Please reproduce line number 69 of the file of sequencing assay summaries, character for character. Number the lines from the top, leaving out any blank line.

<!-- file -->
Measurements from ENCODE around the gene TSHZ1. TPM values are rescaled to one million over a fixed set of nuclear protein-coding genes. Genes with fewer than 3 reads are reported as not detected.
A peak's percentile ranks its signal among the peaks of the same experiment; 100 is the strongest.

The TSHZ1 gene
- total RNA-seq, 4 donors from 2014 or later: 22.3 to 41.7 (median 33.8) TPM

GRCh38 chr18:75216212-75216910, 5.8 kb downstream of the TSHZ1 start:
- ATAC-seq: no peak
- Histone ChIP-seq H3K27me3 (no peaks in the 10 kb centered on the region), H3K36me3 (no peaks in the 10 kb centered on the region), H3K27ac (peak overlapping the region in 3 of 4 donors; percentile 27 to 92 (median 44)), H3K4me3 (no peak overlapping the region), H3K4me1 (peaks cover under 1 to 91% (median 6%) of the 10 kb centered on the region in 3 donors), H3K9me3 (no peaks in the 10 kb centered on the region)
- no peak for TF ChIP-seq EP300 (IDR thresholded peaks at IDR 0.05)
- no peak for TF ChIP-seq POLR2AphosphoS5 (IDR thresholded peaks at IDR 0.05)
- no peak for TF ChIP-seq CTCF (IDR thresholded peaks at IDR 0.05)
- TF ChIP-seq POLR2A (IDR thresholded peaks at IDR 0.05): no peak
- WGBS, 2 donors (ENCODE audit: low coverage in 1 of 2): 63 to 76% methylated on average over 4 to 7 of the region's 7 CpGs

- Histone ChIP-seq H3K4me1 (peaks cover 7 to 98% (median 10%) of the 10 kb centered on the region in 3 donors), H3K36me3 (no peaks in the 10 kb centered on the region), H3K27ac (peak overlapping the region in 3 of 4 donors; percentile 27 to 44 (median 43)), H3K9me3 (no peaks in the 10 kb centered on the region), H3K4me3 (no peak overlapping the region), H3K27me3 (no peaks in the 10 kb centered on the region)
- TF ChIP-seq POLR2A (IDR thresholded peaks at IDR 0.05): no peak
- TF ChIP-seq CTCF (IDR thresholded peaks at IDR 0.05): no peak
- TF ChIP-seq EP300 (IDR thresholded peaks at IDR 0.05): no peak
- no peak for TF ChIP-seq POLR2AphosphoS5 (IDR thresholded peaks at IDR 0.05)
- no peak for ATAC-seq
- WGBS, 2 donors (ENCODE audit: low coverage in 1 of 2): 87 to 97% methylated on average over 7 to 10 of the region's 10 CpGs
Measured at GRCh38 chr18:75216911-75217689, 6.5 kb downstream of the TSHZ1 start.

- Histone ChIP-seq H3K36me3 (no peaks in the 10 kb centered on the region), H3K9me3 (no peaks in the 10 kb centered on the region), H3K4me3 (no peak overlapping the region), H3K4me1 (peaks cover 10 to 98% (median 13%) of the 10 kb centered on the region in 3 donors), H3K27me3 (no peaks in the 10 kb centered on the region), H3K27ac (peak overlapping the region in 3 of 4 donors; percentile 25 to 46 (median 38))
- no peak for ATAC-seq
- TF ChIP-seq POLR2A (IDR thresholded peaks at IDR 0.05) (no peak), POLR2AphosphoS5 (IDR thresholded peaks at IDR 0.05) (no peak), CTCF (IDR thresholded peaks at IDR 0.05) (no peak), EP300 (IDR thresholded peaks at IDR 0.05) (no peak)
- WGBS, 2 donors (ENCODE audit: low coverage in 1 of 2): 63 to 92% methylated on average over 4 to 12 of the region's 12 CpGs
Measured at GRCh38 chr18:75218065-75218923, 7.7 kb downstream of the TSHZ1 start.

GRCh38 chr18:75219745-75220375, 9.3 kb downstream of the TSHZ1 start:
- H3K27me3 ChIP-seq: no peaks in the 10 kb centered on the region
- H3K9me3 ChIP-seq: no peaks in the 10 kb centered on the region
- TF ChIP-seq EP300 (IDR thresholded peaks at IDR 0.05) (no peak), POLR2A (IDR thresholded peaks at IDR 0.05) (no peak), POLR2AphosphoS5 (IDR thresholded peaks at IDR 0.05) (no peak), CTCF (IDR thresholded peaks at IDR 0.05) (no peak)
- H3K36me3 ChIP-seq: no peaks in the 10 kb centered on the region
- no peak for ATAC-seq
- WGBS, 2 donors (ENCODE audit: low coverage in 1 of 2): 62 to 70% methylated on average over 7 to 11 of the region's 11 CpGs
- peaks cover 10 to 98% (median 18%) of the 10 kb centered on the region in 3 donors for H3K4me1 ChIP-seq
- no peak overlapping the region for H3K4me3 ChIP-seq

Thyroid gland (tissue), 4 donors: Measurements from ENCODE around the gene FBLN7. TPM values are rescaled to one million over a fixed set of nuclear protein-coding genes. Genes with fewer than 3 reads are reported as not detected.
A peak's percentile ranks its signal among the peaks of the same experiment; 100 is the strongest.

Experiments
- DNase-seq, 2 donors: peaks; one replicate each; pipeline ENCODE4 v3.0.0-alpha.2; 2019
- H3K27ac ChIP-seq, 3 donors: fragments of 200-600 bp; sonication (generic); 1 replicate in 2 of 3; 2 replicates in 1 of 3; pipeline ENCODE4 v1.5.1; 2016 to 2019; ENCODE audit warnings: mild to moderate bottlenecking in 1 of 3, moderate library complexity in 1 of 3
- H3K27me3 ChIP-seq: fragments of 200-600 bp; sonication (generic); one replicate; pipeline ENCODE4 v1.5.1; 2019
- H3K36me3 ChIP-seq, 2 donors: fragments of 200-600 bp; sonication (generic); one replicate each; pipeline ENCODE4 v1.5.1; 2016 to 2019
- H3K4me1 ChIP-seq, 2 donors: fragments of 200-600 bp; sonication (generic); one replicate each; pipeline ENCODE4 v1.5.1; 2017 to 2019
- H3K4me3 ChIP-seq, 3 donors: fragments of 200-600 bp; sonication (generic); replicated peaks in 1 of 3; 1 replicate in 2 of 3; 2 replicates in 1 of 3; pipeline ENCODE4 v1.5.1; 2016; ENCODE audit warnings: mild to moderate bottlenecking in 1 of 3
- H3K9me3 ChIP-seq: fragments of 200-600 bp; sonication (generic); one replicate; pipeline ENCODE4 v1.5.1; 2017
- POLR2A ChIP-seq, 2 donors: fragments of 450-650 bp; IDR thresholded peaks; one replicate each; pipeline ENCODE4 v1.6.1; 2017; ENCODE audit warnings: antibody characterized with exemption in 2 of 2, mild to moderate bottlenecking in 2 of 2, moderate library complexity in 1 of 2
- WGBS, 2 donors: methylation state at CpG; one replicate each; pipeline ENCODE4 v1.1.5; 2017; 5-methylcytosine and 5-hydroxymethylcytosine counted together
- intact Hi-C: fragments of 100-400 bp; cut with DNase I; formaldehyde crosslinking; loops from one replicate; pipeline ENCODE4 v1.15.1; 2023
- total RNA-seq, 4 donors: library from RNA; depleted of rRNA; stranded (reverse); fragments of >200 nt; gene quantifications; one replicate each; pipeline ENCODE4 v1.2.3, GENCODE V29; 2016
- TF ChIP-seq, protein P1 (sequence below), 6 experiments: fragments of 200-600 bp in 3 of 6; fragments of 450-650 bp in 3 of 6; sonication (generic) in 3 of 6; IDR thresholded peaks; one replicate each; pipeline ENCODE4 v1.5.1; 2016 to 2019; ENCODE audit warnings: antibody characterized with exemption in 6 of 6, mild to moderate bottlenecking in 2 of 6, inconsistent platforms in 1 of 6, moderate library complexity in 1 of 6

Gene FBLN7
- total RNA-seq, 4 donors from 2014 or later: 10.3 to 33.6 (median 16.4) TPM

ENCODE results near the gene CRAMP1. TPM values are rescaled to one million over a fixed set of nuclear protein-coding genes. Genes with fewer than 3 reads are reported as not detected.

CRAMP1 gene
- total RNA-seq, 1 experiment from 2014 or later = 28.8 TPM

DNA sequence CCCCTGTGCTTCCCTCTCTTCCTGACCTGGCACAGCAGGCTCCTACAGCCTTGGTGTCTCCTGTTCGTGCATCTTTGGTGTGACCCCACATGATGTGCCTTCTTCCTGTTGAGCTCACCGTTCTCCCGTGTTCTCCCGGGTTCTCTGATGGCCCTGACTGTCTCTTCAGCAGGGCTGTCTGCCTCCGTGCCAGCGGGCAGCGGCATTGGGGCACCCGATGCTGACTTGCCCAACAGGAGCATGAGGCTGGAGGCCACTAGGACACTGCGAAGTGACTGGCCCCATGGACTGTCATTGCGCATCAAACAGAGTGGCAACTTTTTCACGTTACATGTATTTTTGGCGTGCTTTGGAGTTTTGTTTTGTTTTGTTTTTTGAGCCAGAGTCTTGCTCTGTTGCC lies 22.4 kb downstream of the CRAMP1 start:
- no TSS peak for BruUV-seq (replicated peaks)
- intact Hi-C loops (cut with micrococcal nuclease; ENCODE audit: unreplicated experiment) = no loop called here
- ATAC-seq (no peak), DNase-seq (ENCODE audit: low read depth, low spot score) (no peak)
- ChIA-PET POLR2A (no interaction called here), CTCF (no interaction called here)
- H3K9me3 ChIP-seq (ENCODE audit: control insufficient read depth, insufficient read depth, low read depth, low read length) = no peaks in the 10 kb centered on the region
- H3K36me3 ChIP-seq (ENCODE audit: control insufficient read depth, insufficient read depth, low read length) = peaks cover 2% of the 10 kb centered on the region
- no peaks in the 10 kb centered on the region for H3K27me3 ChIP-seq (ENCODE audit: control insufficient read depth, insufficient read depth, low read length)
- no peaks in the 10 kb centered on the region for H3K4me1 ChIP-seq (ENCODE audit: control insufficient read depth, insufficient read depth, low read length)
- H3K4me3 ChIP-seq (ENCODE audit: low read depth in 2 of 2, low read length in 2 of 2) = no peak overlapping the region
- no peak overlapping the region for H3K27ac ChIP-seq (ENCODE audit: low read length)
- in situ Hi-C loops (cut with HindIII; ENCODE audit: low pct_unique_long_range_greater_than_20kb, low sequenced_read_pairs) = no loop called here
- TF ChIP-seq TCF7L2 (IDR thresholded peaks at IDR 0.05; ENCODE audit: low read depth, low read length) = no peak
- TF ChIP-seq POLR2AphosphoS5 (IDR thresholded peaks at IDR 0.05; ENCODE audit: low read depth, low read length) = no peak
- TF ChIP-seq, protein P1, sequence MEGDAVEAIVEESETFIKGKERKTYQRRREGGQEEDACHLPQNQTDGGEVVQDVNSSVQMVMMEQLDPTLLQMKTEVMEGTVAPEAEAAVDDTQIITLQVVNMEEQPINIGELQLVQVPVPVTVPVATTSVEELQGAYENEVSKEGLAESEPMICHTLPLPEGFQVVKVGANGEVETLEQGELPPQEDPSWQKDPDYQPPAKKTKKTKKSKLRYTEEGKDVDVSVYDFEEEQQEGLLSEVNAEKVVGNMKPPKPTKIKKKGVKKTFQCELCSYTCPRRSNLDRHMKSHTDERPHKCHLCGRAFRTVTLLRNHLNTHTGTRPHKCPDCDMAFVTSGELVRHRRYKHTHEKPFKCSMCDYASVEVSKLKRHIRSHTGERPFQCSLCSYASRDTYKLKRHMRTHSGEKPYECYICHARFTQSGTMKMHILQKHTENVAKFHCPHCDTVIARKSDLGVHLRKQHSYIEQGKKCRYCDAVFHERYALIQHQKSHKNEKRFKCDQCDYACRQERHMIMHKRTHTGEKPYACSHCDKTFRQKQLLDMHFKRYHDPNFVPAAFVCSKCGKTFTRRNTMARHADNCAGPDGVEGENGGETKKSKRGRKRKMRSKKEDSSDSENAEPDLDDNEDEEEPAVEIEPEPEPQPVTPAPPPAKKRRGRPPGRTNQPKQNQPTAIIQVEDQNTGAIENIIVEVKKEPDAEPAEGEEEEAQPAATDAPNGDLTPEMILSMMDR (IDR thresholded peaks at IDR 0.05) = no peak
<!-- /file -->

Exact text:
- TF ChIP-seq, protein P1, sequence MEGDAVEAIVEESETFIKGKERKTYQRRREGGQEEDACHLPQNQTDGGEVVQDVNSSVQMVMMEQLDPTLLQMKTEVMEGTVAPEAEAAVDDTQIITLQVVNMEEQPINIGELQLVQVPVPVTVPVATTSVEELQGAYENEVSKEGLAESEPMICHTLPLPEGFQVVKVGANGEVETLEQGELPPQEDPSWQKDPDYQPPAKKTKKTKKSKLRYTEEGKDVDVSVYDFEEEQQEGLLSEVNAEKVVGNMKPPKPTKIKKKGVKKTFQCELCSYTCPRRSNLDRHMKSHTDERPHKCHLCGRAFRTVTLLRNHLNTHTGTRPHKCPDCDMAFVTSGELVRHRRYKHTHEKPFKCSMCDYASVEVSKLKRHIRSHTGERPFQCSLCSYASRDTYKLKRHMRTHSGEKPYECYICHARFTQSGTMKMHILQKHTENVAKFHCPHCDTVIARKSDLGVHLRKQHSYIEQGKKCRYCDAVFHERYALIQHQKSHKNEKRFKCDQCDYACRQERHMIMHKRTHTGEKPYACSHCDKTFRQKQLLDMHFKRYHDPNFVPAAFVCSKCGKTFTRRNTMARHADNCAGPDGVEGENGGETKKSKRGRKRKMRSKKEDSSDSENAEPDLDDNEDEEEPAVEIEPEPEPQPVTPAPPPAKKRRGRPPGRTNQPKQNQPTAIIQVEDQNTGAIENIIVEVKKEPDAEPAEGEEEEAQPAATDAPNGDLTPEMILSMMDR (IDR thresholded peaks at IDR 0.05) = no peak